The cocreation of user generated content in social media, blogs and review sites is driven by online audiences. This study confirms that the relevance and attractiveness of social media content can have a positive effect on triggering real-time conversations as well as on social facilitation. This reasoning is consistent with the social facilitation theory ([33],[40],[60],[61]). This research corroborates that while the presence of other individuals can increase the likelihood of social engagement, a passive audience may inhibit them from sharing their comments about the attractiveness of interactive content.

The findings of this research also yield plausible implications to practitioners. The researchers indicate that social media subscribers are attracted by the online content that is being posted by DMOs and travel marketers. Online users and prospective travelers are increasingly browsing through interactive content including images and videos of travel destinations. The social media groups are offering a variety of multimedia content that is appealing to online users. Very often, they allow their followers to engage in two-way communications, as members can comment on posts and may also interact with other online users, in real-time. This study suggests that the research participants are visiting the social media groups as they considered them as helpful for their decision making, prior to booking their travel itineraries. Apparently, they were intrigued to revisit these groups and were likely to communicate about their content with other people through offline and online channels, as it appealed to them and captured their attention.

Therefore, travel marketers ought to focus on publishing quality content. This increases the chances of their engagement. Prospective travelers are attracted by multi-media features including high-res images with zooming effects and video content; that are adapted for mobile technologies, including tablets and smartphone devices. Travel marketers and DMOs ought to curate their social media group(s) with appealing content to raise awareness about their tourism products. It is in their interest to share relevant and attractive material to increase the number of followers and their engagement. More importantly, they are expected to interact with online users, in a timely manner, to turn them into brand advocates and to encourage social facilitation behaviors.

In sum, this empirical research clarifies that the attractiveness of online content of social media groups, including their images and videos of destinations, as well as their interactive and real-time conversation capabilities are affecting their subscribers’ revisit intentions. They are also influencing their social facilitation behaviors – in the presence of others. This study raises awareness on the importance of sharing engaging content and of encouraging interactive discussions among social media subscribers. The researchers contend that content creators can lure individuals to visit and revisit their social media pages/groups to generate leads and conversions. Arguably, the more engagement (e.g. through emojis and shares) and conversations (e.g. comments), the greater the chances of captivating the attention of existing followers and of enticing the curiosity of new ones. For the time being, the social facilitation paradigm is still relatively under-explored in academia, particularly within the travel and tourism marketing literature.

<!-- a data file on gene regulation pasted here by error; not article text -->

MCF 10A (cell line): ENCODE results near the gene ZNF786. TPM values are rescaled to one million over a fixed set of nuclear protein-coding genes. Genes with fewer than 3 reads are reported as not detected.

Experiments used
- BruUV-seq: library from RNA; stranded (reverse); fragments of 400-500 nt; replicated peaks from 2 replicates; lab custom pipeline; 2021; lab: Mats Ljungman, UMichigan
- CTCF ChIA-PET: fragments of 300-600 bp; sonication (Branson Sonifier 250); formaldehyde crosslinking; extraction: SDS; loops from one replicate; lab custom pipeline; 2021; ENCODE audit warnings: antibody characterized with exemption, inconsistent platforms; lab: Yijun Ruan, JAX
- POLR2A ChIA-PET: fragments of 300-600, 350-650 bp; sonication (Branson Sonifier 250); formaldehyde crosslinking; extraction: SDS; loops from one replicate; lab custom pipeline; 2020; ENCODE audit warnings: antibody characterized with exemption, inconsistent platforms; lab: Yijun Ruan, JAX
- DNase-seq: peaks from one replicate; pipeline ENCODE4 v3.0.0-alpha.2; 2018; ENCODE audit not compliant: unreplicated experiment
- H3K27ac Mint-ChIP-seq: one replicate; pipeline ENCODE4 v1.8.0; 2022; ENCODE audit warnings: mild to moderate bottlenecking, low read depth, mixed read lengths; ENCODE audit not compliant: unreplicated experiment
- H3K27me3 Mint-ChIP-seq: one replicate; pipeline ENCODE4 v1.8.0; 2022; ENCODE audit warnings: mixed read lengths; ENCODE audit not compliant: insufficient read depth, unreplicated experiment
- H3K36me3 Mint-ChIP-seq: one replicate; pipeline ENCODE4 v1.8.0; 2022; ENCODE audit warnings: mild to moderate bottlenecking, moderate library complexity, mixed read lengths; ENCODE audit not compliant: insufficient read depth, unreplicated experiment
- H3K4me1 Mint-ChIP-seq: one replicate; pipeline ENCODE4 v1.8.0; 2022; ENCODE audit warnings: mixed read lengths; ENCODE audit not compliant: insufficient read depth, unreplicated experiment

Future researchers are encouraged replicate this study in different contexts. They may adapt the measures that were used in this research, including engaging content, real time conversation and social facilitation constructs, in addition to other popular constructs that are drawn from TRA, TPB and TAM. They may include other constructs in their research models, including those relating to psychological theories that can clarify their motivations to engage with other individuals through such digital channels. Further research could focus on the demographic backgrounds of their respondents to better understand who, why, when and where they are engaging with other users through social media groups. Perhaps, there is scope for other studies to employ different sampling frames and methodologies, including inductive ones, to explore this topic in more depth and breadth.

The full list of references are available in the full article. You can download a prepublication version here: 362888940_Interactive_engagement_through_travel_and_tourism_social_media_groups_A_social_facilitation_theory_perspective